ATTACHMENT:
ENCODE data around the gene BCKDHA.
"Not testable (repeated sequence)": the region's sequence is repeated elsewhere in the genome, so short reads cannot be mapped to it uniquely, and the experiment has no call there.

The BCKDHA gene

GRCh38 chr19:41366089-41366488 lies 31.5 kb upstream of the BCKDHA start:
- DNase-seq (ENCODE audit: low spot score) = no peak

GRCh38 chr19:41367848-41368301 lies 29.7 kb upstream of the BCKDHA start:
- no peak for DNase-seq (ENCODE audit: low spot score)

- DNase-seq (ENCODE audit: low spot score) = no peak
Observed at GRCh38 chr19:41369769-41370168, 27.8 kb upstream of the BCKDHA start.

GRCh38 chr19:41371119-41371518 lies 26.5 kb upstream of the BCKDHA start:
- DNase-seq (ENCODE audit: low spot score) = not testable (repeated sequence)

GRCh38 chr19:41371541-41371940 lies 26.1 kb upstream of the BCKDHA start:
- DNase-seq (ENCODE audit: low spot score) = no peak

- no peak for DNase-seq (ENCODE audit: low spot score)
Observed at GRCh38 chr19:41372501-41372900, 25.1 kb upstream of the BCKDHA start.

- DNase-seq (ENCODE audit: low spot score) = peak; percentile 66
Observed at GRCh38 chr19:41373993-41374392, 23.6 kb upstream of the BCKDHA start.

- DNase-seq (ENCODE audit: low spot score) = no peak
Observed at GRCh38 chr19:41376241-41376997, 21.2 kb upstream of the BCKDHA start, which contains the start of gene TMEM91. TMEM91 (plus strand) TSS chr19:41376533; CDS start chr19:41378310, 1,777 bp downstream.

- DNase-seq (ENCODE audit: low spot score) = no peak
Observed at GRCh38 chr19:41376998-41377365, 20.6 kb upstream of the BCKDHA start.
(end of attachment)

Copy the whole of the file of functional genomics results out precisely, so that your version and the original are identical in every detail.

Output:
ENCODE data around the gene BCKDHA.
"Not testable (repeated sequence)": the region's sequence is repeated elsewhere in the genome, so short reads cannot be mapped to it uniquely, and the experiment has no call there.

The BCKDHA gene

GRCh38 chr19:41366089-41366488 lies 31.5 kb upstream of the BCKDHA start:
- DNase-seq (ENCODE audit: low spot score) = no peak

GRCh38 chr19:41367848-41368301 lies 29.7 kb upstream of the BCKDHA start:
- no peak for DNase-seq (ENCODE audit: low spot score)

- DNase-seq (ENCODE audit: low spot score) = no peak
Observed at GRCh38 chr19:41369769-41370168, 27.8 kb upstream of the BCKDHA start.

GRCh38 chr19:41371119-41371518 lies 26.5 kb upstream of the BCKDHA start:
- DNase-seq (ENCODE audit: low spot score) = not testable (repeated sequence)

GRCh38 chr19:41371541-41371940 lies 26.1 kb upstream of the BCKDHA start:
- DNase-seq (ENCODE audit: low spot score) = no peak

- no peak for DNase-seq (ENCODE audit: low spot score)
Observed at GRCh38 chr19:41372501-41372900, 25.1 kb upstream of the BCKDHA start.

- DNase-seq (ENCODE audit: low spot score) = peak; percentile 66
Observed at GRCh38 chr19:41373993-41374392, 23.6 kb upstream of the BCKDHA start.

- DNase-seq (ENCODE audit: low spot score) = no peak
Observed at GRCh38 chr19:41376241-41376997, 21.2 kb upstream of the BCKDHA start, which contains the start of gene TMEM91. TMEM91 (plus strand) TSS chr19:41376533; CDS start chr19:41378310, 1,777 bp downstream.

- DNase-seq (ENCODE audit: low spot score) = no peak
Observed at GRCh38 chr19:41376998-41377365, 20.6 kb upstream of the BCKDHA start.